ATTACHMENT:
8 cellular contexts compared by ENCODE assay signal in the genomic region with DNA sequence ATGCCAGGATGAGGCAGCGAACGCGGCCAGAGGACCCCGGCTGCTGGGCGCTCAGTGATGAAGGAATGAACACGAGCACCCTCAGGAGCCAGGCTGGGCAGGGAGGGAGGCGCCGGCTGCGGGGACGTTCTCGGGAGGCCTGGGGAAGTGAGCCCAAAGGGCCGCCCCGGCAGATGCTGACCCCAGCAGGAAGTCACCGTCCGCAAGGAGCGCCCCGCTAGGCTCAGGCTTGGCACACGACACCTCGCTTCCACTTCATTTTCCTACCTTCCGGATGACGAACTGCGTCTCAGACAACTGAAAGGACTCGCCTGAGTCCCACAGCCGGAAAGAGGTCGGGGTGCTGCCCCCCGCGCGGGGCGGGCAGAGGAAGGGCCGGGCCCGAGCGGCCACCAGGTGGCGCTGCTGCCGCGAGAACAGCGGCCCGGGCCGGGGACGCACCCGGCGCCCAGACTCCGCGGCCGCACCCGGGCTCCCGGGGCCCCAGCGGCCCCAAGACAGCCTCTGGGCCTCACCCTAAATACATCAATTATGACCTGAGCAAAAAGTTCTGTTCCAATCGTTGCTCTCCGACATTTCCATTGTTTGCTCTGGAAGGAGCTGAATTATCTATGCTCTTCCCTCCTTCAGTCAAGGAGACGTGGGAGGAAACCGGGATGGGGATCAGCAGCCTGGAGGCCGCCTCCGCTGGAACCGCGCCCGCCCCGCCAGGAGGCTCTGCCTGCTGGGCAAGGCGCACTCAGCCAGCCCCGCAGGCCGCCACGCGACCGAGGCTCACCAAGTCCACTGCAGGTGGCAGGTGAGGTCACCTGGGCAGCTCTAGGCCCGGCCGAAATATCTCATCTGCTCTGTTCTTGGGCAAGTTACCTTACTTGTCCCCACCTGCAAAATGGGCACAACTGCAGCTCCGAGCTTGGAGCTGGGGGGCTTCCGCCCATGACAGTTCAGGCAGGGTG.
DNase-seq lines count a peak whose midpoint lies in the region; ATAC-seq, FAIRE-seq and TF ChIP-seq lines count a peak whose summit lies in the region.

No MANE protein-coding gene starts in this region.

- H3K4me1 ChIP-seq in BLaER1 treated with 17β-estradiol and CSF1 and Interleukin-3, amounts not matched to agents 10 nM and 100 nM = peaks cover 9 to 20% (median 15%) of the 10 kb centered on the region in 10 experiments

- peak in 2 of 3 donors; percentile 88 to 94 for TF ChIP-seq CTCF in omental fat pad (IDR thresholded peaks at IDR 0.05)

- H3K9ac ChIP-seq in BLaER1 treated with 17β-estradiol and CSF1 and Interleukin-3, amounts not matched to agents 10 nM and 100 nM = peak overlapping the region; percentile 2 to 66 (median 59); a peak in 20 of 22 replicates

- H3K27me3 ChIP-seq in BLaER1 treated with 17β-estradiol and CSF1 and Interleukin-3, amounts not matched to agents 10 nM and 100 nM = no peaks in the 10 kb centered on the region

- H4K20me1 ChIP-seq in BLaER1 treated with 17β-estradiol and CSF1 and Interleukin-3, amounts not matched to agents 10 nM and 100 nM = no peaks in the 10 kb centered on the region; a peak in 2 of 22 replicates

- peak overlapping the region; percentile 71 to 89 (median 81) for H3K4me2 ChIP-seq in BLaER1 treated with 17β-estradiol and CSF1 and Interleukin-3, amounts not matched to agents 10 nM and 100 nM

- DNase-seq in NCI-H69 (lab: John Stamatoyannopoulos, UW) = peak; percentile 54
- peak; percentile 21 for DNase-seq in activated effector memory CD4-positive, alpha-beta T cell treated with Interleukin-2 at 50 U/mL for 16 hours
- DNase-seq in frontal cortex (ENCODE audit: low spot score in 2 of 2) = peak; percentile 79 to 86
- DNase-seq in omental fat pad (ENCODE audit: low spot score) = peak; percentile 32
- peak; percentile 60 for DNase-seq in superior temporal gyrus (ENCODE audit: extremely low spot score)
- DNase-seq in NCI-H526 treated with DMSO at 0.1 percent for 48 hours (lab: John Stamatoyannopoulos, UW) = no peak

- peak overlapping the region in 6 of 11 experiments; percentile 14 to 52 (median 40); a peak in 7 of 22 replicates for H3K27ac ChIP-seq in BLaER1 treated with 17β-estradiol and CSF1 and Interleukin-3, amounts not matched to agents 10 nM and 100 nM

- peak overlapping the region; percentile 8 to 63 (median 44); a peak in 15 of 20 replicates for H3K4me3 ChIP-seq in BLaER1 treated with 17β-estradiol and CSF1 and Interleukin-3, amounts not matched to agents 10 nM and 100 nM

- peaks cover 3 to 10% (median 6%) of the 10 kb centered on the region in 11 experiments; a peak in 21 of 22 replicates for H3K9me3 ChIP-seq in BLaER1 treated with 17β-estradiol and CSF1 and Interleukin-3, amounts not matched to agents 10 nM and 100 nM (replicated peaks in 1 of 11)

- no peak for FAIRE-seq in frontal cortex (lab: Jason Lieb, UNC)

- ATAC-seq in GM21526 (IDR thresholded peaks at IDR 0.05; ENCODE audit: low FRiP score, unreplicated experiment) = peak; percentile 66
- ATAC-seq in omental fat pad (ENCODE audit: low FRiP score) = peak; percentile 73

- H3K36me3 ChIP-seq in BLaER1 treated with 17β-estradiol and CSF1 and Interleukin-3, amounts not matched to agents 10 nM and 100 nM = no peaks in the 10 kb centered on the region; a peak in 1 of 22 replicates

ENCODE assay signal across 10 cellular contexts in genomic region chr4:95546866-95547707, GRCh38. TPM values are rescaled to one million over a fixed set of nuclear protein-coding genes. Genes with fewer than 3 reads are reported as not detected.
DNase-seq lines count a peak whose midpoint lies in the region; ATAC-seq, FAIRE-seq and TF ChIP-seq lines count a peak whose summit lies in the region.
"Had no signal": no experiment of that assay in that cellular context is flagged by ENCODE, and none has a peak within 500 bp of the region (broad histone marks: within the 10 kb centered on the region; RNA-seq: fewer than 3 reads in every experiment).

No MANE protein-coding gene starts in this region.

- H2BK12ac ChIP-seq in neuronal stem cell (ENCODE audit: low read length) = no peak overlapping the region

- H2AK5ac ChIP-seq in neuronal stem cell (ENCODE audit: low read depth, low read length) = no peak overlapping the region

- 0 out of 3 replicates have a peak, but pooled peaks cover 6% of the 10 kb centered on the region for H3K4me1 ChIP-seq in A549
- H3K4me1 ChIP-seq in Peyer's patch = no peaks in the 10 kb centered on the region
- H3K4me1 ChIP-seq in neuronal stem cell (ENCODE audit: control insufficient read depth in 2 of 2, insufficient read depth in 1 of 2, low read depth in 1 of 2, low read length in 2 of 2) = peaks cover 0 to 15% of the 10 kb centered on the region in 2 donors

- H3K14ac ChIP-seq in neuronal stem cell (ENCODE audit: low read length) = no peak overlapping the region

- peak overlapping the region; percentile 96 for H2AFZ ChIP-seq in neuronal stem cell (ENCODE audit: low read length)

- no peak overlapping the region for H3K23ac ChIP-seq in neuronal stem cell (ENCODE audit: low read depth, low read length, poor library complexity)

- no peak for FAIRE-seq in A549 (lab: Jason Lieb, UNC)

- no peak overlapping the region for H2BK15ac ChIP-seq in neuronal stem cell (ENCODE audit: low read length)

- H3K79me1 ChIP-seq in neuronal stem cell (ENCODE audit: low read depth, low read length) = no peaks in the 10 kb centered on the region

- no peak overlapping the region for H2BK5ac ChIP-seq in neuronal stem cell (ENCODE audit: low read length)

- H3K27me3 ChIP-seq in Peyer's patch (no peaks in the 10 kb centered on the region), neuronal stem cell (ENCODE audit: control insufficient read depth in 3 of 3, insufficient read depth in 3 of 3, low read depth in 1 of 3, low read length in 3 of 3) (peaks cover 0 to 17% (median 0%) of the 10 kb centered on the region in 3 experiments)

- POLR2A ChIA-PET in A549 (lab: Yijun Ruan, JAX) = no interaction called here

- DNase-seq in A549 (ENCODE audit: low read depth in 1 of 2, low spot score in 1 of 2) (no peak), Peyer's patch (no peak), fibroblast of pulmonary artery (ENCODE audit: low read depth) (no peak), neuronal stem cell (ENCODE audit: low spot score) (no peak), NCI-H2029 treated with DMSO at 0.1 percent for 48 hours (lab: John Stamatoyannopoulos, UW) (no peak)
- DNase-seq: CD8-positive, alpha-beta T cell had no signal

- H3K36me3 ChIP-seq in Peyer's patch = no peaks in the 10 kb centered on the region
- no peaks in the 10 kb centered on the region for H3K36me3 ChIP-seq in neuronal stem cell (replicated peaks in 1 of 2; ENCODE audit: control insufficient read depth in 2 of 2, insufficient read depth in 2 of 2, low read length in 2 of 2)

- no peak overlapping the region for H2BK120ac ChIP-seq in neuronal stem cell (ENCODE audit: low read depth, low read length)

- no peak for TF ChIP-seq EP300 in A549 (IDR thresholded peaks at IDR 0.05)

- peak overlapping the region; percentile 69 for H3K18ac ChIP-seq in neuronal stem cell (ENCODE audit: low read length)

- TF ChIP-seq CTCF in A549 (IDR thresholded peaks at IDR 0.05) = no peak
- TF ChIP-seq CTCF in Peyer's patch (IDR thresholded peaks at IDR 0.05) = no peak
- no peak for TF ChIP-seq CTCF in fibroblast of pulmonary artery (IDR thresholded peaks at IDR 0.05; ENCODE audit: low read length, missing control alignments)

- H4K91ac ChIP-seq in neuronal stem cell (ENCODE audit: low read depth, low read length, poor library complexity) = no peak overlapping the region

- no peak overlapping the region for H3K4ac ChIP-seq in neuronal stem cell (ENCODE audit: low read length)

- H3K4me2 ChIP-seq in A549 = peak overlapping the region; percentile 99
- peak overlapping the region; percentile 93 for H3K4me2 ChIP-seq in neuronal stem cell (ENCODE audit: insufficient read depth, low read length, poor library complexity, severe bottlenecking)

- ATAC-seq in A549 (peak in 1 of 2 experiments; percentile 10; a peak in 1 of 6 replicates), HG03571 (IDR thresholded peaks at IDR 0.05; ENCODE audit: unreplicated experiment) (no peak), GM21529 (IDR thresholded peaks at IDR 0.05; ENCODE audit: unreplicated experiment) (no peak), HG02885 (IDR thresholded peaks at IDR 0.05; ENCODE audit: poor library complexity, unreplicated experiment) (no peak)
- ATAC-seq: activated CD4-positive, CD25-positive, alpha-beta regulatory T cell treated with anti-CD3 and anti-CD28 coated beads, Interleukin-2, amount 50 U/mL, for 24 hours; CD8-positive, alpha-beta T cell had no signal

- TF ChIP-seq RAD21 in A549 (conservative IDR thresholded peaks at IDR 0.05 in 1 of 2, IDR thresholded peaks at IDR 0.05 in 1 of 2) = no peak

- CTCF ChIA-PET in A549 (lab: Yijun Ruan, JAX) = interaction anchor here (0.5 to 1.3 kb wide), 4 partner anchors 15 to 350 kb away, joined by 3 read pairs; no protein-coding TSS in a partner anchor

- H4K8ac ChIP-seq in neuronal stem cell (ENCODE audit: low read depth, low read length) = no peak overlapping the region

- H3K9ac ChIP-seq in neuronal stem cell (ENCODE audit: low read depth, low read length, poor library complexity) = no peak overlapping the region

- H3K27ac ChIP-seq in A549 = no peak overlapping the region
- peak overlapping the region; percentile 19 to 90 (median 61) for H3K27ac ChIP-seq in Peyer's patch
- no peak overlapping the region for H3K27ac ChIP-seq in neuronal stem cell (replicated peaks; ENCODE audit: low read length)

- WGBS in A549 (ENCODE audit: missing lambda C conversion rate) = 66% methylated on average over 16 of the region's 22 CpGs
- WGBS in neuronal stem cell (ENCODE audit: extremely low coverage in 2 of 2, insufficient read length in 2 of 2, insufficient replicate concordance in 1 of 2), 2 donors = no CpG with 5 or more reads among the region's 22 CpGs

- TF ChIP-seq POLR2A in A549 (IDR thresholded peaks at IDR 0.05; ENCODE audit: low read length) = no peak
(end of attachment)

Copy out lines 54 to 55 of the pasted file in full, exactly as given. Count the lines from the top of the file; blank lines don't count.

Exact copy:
- peak overlapping the region; percentile 93 for H3K4me2 ChIP-seq in neuronal stem cell (ENCODE audit: insufficient read depth, low read length, poor library complexity, severe bottlenecking)

- ATAC-seq in A549 (peak in 1 of 2 experiments; percentile 10; a peak in 1 of 6 replicates), HG03571 (IDR thresholded peaks at IDR 0.05; ENCODE audit: unreplicated experiment) (no peak), GM21529 (IDR thresholded peaks at IDR 0.05; ENCODE audit: unreplicated experiment) (no peak), HG02885 (IDR thresholded peaks at IDR 0.05; ENCODE audit: poor library complexity, unreplicated experiment) (no peak)